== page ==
Next Generation Technology: Trendy term or actual practice?

By Drew Rosser VP of Business Development, Whiteboard Labs | May 06, 2012

Next Generation, Next Gen., NG, how ever you say it, it is suppose to convey something state of the art, something new, cutting edge. Really? Or is it more or less the new marketing lingo used to lure clients in? I tend to believe the latter. Every industry does this and the hospitality industry is no exception. How many times do we hear, state of the art, space age technology, construction grade? These are just marketing terms used to sell products. So with that being said just do your due diligence when evaluating a technology decision.

I can't tell you how many HEDNA Conferences or HiTEC Shows I've been to where these terms are being thrown around like beads at Mardi Gras. As always, the proof is in the pudding. Let's step back a bit and start from the beginning. As a hotelier, Management Company, Franchisee...when shopping for technology you need to have a clear understanding of what your current needs are and what they will be in the next few years. Don't buy into something that will only satisfy your short term needs. You need to be looking at what your needs will be in six, twelve, twenty-four and thirty six months. Especially, when looking to make large hardware and or client side software purchases. How will the technology impact your business? Will it improve your business flow, reduce or eliminate costs, give you better analytics, increase revenue, is it scalable?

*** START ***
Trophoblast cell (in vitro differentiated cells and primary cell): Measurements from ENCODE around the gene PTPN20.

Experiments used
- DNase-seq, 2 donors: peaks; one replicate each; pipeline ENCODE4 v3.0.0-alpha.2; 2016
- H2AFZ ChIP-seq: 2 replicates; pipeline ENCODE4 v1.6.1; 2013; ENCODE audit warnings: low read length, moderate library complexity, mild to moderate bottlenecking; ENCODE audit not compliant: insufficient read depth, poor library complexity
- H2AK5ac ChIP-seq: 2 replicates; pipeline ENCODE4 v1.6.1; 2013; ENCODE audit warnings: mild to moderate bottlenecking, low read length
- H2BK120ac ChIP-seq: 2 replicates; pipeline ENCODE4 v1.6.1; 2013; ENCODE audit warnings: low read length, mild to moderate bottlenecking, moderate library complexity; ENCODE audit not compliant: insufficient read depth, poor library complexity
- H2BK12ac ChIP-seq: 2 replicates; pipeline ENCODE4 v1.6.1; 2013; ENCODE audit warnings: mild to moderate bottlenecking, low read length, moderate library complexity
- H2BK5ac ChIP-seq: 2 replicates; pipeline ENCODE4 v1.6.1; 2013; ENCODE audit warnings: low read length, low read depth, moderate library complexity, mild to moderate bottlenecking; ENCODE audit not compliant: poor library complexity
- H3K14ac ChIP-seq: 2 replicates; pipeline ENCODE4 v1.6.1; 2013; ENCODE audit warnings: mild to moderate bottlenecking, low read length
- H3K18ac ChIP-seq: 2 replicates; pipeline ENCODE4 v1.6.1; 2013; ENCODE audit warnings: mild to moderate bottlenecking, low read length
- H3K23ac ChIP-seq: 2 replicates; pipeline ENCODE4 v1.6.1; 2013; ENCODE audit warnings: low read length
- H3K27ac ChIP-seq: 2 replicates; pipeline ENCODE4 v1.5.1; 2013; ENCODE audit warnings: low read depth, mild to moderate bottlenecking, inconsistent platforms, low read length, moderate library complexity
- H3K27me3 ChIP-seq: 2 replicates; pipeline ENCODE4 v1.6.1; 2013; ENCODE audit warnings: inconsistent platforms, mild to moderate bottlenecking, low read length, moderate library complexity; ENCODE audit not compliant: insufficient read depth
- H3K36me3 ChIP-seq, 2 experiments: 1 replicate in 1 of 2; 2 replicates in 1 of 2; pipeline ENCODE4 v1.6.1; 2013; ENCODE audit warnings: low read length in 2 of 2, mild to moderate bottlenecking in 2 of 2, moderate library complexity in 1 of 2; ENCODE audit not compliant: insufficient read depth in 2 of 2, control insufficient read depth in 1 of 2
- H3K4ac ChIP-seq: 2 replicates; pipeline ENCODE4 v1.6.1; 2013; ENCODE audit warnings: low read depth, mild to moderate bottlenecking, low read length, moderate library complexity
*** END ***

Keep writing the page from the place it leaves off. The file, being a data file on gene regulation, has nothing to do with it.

I for one am not very fond of the use of the term, "Next Generation". I don't know about you but if it takes an entire generation for a firm to enhance their offering I think I would be looking elsewhere. The one industry that I think gives the term merit is United States National Airspace System or NAS and their massive re-engineering of the air traffic control system from a ground based system to a satellite based system. Now I know "generation" especially how it is used with technology denotes a natural progression or advancement in that technology. But Next Generation should define what is coming next, what you are currently developing not what your current offering is. Something by definition cannot be "Next" if it is your current offer. Call it what you want but I'd rather base my decision on what something does, what I need it to do and how it impacts or improves my business flow. Not by the name. The technology sector for our industry needs to be more nimble and able to adapt rather than asking hotels to adapt to us. Our industry's technology needs to be innovative - constantly pursuing new ideas and ways of doing things. Not only does this mean with how the technology performs and feature sets but also the way this industry thinks about standard operating procedures across the various platforms that tie hotels to their client base. In some cases certain technology platforms must adhere to old business protocols that just slow everyone down and cause the true innovators to dummy down their offering due to the slow monolithic standards that are in place. Now there have been huge improvements over the last ten years but work still needs to be done.